Motorsport is not only a test bed for new technologies that might provide a competitive edge on the racetrack, but also serves as the ideal platform to showcase these innovations to the world.
From Audi’s promotion of four-wheel drive in 1980’s rallying, through to the energy regeneration capabilities that are commonplace across motorsports categories today, manufacturers turn to racing to market the latest developments for their road cars.
Now, motorsport is leading the push into a new territory of automotive technology, as it promotes the latest advances in electric and autonomous mobility.
The future of racing
While many headlines in the past 12 months have focused on the debate of whether F1 should return to using antiquated and unsustainable engine technologies, the FIA Formula E Championship has put in place the blueprint for the future of motorsport.
The series not only serves to further electric road car technologies, but also to promote them to the general public by making them exciting, enticing and cool. In fact, the batteries and motors were specially designed so that they can be extracted from the Formula E racers for direct use in electric road cars in order to show direct correlation between on-track advances and improvements in efficiency for EVs on our roads.
Next season the series will be supported by Roborace, a unique and entirely new racing category designed to promote autonomous vehicles. Roborace will pitch identical vehicles against one another in order to hone the software that governs them, in order to advance the technology and gain the trust of the public in this emerging science.
It is anticipated that the series will attract a blend of established automotive manufacturers as well as technology companies and challenger brands such as Google and Apple, who are increasingly moving into the automotive industry.
Raising road car relevance
While both series still have their naysayers, Formula E has already attracted greater TV coverage in the USA than F1 and provided intense, exciting racing. Furthermore, and most importantly, both series better reflect the road car industry than any other motorsport today.
For example, the UK Government today announced the introduction of the Modern Transport Bill as part of the Queen’s Speech. The Bill will set in place legislation to progress the development of autonomous and electric vehicles in a bid to deliver better, safer journeys and reduce congestion – which is estimated to cost the UK £20bn each year.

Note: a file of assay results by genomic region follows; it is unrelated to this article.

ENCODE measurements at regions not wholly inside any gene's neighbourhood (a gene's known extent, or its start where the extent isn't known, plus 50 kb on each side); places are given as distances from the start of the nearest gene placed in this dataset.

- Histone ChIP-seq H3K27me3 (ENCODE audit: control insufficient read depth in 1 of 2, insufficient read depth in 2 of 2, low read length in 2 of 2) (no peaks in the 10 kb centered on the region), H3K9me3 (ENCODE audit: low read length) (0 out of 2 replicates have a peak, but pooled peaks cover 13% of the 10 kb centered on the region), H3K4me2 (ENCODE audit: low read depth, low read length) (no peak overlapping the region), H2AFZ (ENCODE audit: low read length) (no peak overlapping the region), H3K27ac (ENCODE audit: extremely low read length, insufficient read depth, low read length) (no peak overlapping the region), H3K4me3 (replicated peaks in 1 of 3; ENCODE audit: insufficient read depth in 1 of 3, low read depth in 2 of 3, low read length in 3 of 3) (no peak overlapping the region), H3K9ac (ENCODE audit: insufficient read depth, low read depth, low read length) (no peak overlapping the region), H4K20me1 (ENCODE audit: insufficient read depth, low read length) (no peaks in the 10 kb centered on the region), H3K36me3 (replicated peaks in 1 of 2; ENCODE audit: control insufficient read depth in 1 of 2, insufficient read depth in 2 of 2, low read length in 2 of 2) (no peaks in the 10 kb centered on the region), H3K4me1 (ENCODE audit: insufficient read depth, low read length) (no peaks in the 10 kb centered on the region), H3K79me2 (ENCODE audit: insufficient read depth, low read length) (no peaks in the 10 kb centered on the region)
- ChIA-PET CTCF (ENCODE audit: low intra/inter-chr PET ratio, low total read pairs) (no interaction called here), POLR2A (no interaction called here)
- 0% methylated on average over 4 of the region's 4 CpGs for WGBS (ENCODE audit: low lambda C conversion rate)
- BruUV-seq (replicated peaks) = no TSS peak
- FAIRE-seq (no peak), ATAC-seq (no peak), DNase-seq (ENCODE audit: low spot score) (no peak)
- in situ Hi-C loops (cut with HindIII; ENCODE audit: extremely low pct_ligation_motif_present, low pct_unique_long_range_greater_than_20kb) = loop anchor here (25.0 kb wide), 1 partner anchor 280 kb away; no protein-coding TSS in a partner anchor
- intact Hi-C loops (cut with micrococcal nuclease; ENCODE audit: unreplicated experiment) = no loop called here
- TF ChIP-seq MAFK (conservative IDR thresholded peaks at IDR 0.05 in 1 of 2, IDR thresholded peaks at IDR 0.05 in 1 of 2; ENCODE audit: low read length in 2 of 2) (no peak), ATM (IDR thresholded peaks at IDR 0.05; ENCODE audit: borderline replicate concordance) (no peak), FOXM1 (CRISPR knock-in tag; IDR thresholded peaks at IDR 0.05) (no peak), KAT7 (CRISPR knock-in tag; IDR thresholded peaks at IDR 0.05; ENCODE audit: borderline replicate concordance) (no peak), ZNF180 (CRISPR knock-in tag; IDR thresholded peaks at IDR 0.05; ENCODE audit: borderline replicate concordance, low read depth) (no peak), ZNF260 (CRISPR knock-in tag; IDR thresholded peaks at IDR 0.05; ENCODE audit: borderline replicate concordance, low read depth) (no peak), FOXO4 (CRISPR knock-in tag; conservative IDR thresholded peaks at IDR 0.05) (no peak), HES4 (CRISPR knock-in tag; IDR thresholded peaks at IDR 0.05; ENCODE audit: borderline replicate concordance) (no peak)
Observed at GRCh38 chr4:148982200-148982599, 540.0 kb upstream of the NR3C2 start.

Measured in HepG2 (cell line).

However the UK isn’t alone in promoting autonomous and electric vehicle technologies. The German Government has recently pledged a €1bn subsidy to boost electric car sales – a move which is expected to see more than 400,000 electric cars hit German streets by 2019 – while sales of EVs have risen dramatically in key markets around the world in the past year.
Promoting brands and technology
While F1 may have the prestige, the technology on display will rapidly decrease in relevance to road cars in coming years, while the sport is also increasingly out of touch with fans.
Formula E has gone to great lengths to promote fan interaction at races, special events and on social media. The whole concept of promoting new technologies is built on engagement from consumers – both young and old.
Meanwhile, F1 has actively sought legal action against fans for unsubstantiated social media copyright infringement and has increasingly become exclusionary rather than exclusive. Bernie Ecclestone even went as far to say: “I don’t know why people want to get to the so-called ‘young generation’. Why do they want to do that? Is it to sell them something? Most of these kids haven’t got any money.”
“I’d rather get to the 70-year-old guy who’s got plenty of cash. So, there’s no point trying to reach these kids because they won’t buy any of the products here and if marketers are aiming at this audience, then maybe they should advertise with Disney.”
For manufacturers wishing to promote new technologies to consumers, Formula E and Roborace offer an exciting new marketing prospect and a platform to sell new products to an engaged and educated audience.
This isn’t just great PR, or the future of motorsport, it is the blueprint for a new generation of vehicles. And it’s coming fast!